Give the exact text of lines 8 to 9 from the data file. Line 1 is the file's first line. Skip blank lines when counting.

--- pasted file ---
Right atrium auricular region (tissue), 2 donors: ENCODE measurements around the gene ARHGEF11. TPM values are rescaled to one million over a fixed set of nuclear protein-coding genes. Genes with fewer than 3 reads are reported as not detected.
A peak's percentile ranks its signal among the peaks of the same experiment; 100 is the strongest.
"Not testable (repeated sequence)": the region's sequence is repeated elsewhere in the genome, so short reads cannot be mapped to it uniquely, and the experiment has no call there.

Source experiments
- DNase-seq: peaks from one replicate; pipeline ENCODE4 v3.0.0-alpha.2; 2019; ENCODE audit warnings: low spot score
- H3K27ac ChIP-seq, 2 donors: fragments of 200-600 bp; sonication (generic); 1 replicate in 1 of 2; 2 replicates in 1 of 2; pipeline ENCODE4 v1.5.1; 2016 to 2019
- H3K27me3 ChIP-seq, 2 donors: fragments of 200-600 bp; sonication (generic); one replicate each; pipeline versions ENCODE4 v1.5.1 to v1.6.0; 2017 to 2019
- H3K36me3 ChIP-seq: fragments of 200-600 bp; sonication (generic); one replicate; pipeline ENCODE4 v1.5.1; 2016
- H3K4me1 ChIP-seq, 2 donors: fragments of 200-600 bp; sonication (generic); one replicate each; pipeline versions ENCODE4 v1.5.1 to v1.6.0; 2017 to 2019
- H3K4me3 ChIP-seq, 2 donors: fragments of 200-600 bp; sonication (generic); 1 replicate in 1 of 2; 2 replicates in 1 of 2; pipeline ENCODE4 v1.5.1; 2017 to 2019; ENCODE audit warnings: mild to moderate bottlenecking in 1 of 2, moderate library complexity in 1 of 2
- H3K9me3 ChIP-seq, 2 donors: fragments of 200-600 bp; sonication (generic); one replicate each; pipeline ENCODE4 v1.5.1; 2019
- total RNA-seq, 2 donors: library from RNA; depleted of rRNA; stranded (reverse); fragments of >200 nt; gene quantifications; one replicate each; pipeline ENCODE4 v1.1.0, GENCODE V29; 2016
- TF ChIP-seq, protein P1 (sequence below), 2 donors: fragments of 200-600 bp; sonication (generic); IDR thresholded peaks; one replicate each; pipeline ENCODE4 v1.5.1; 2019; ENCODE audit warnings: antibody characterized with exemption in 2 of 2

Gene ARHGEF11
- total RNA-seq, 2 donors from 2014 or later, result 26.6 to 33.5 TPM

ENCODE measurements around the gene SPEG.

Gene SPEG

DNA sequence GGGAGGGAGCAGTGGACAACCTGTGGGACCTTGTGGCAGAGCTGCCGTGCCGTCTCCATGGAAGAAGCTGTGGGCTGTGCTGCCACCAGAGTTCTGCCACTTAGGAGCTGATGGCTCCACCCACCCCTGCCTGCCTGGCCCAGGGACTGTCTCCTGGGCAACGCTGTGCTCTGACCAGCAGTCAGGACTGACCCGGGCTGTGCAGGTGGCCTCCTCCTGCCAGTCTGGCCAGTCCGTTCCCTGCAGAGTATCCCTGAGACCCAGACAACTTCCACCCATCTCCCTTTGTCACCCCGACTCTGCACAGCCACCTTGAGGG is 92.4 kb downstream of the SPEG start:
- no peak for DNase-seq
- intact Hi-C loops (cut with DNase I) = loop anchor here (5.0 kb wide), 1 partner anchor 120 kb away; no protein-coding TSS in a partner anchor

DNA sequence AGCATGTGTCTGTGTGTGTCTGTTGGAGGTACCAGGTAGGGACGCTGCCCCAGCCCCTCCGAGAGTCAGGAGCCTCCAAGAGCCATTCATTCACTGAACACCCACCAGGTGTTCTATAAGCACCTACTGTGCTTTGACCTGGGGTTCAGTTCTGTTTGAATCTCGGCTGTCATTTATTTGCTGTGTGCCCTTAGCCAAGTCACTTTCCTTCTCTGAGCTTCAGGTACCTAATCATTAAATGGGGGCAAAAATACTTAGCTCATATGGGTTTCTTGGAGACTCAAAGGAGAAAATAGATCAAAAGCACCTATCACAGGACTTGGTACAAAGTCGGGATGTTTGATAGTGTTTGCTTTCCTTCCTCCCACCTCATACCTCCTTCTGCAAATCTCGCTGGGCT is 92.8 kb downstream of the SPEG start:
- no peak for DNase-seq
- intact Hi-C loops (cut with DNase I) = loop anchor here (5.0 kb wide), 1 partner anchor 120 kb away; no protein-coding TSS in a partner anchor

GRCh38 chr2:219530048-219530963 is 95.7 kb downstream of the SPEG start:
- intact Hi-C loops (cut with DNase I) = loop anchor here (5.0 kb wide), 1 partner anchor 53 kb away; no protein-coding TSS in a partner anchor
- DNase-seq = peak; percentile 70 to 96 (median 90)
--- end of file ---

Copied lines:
- H3K36me3 ChIP-seq: fragments of 200-600 bp; sonication (generic); one replicate; pipeline ENCODE4 v1.5.1; 2016
- H3K4me1 ChIP-seq, 2 donors: fragments of 200-600 bp; sonication (generic); one replicate each; pipeline versions ENCODE4 v1.5.1 to v1.6.0; 2017 to 2019